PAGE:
What We Talkin’ Bout is EnVi’s op-ed series that tackles serious social and cultural topics in an up-close and personal way. Each WWTB goes beyond just opinions to provide in-depth breakdowns of relevant issues that matter to us most.

“She’s brown like me,” 10-year-old Maya exclaimed after watching The Little Mermaid live-action trailer, touching the hearts of hundreds of thousands across the world. Set for release in May 2023, the musical fantasy features upcoming Black actress Halle Bailey of Chloe X Halle fame, playing the main character, Ariel. 

As Hollywood aims to be more diverse and inclusive in front of and behind the camera, it has ushered in a wave of opportunities for Black actors. At the same time, there’s been a revival of the sci-fi and fantasy genres within movies and television, with the increase of cosmic-level Marvel movies and the return of the Avatar franchise. It was only a matter of time before these two movements would cross paths, with Black actors taking on fantastical roles more and more.

However, not everyone appreciates this advancement of diversity in Hollywood. There has been an immense backlash against movies and TV shows that have cast Black actors in what would be considered traditionally “white roles.” Especially when it comes to the IPs that are being remade, rebooted, and given sequels to give “new looks at familiar worlds.” 

Not Part of Our World

When the news of Bailey’s casting as Ariel was announced in the summer of 2019, the internet erupted. Once all the unfunny jokes about mistaking her for another Black actress and Academy Award Winner — Halle Berry — died down, racists and anti-Black people came out in droves on social media platforms like Twitter and YouTube to air their grievances.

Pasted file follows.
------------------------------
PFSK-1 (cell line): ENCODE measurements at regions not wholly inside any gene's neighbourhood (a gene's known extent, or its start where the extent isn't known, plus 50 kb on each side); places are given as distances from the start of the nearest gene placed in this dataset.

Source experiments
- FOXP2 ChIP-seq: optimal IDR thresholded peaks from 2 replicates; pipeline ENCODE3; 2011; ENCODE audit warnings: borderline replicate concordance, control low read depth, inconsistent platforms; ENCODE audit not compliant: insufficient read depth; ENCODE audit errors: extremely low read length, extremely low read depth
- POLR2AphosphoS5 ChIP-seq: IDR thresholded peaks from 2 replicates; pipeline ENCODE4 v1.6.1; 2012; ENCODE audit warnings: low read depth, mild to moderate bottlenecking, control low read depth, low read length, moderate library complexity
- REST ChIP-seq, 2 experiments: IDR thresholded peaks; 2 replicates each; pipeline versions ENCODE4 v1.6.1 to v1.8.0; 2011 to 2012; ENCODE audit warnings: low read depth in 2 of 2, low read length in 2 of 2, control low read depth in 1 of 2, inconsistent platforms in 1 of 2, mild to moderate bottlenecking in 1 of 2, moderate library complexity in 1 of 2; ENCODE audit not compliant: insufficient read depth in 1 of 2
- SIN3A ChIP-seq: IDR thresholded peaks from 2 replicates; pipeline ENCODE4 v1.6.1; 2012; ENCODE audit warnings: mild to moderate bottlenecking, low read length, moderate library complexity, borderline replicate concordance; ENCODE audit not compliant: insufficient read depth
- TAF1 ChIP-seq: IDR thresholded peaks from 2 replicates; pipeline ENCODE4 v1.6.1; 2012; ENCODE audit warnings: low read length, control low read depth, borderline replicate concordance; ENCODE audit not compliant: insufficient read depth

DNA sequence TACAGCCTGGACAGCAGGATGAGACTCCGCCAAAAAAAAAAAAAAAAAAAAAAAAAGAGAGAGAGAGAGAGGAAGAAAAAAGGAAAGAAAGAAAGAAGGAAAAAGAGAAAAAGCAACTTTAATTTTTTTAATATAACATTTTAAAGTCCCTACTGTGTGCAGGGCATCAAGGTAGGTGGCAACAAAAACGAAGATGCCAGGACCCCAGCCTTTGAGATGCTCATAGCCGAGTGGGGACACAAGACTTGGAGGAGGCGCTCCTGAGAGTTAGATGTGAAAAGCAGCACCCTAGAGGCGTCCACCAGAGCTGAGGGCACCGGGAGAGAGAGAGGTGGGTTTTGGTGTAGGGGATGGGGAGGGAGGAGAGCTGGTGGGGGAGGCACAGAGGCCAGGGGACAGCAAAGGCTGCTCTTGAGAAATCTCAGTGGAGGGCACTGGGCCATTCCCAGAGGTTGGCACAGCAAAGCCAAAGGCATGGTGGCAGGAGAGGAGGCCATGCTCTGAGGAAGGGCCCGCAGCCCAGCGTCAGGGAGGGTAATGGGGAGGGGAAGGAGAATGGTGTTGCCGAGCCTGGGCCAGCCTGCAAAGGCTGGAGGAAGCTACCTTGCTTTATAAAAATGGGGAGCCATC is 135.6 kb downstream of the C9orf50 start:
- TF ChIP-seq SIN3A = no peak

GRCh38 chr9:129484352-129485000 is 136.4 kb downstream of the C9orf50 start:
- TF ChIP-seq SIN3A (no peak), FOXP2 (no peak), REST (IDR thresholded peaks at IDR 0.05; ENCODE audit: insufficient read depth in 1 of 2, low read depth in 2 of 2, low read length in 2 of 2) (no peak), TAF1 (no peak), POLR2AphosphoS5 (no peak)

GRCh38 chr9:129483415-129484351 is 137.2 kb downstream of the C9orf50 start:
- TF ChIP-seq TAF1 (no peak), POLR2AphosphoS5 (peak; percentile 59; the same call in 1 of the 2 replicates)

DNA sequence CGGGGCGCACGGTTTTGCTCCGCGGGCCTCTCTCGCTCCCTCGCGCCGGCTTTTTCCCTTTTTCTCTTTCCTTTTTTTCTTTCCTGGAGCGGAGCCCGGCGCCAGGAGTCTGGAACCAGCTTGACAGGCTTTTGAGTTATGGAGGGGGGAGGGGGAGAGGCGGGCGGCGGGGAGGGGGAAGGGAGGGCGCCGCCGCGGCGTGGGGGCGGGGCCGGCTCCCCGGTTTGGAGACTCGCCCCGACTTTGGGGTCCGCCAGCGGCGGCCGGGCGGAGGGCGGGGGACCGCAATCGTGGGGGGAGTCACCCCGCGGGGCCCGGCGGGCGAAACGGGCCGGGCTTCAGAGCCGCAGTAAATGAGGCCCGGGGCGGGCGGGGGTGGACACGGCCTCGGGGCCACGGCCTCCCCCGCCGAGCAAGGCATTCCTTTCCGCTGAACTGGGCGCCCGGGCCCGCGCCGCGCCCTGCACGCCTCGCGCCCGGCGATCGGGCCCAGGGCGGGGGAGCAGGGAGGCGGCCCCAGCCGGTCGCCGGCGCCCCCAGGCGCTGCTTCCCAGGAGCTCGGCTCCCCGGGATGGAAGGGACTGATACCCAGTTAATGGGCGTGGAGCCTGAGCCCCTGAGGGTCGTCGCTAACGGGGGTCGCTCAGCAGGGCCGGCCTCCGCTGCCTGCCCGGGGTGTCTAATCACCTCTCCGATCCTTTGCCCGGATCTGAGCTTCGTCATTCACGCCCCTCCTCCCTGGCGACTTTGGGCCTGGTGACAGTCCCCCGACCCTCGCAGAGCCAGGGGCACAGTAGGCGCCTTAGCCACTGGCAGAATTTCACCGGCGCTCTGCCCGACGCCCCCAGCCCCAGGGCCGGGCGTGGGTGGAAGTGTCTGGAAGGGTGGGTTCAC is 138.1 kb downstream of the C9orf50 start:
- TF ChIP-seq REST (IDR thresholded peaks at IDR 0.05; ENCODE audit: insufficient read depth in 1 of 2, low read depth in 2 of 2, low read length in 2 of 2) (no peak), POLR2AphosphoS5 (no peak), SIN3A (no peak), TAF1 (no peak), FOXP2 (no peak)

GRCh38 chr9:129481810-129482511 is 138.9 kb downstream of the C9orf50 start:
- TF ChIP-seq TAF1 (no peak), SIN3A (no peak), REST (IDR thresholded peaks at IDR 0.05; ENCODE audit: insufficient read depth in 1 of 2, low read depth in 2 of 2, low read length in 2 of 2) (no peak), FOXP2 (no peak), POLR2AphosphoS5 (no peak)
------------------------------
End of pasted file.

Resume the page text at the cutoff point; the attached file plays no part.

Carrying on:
Many argued that their criticism had nothing to do with Bailey’s race itself. It was just the fact that Disney would change the red-headed, blue-eyed, and pale-skinned character that’s so near and dear to them. But Ariel is a mermaid, a mythological fish creature of lore that isn’t assigned a race, so what should it matter if she’s played by a Black woman in a live-action remake? Moreso, the original fairytale written by Hans Christian Andersen in 1937 never actually specified a race or place of origin for Ariel. 

The criticism flared up again when Disney Studios released the enchanting teaser trailer for the movie. It shows Bailey in full Ariel costuming, dyed red locs, CGI iridescent tail, and all. The camera follows Ariel from behind as she swims through the water. As the score comes to the swell, you can finally see Bailey’s face as she sings the movie’s signature song, “Part of Your World.” Within days of release, the video had accumulated 2 million dislikes on YouTube and a slew of negative and overtly racist comments targeted toward Bailey. 

The director had to clarify that there was “no agenda” when deciding on the cast for the movie and that the casting call was open to all races and ethnicities. “We just were looking for the best actor for the role, period. The end. We saw everybody and every ethnicity,” Rob Marshall explained. “[Bailey’s] voice is something that is so signature and so ethereal…” and he knew once they heard her sing that she was right for the role. 

Elfs & Dragons, & Black People?…Oh My!

This discourse isn’t limited to The Little Mermaid. HBO’s House of the Dragon (2022), a prequel of sorts to Game of Thrones (2011), has seen similar criticism. The show, based on George R.R. Martin’s book Fire & Blood, takes place in a fantasy world where dragons and shapeshifters exist. This made-up setting is also home to the House of Velaryons, who are portrayed by Black actors. 

House of the Dragon provides another fictional setting where viewers could suspend their belief to enjoy a story that included mythology and creatures proven to not exist, but they draw the line at Black people appearing on the screen. The fans of this show made such a roar that they basically forced the show creators to give an explanation on why they would make such beloved characters Black. 

Since Game of Thrones featured an almost entirely white cast — for which it received criticism albeit minimal in comparison to this — show-runner Ryan Condal wanted a show that was more of the times, more relatable to now. Though he emphasized in a panel with TheGrill, that making this family Black wasn’t “just to tick off a box” of diversity, it added to the stakes of the plot.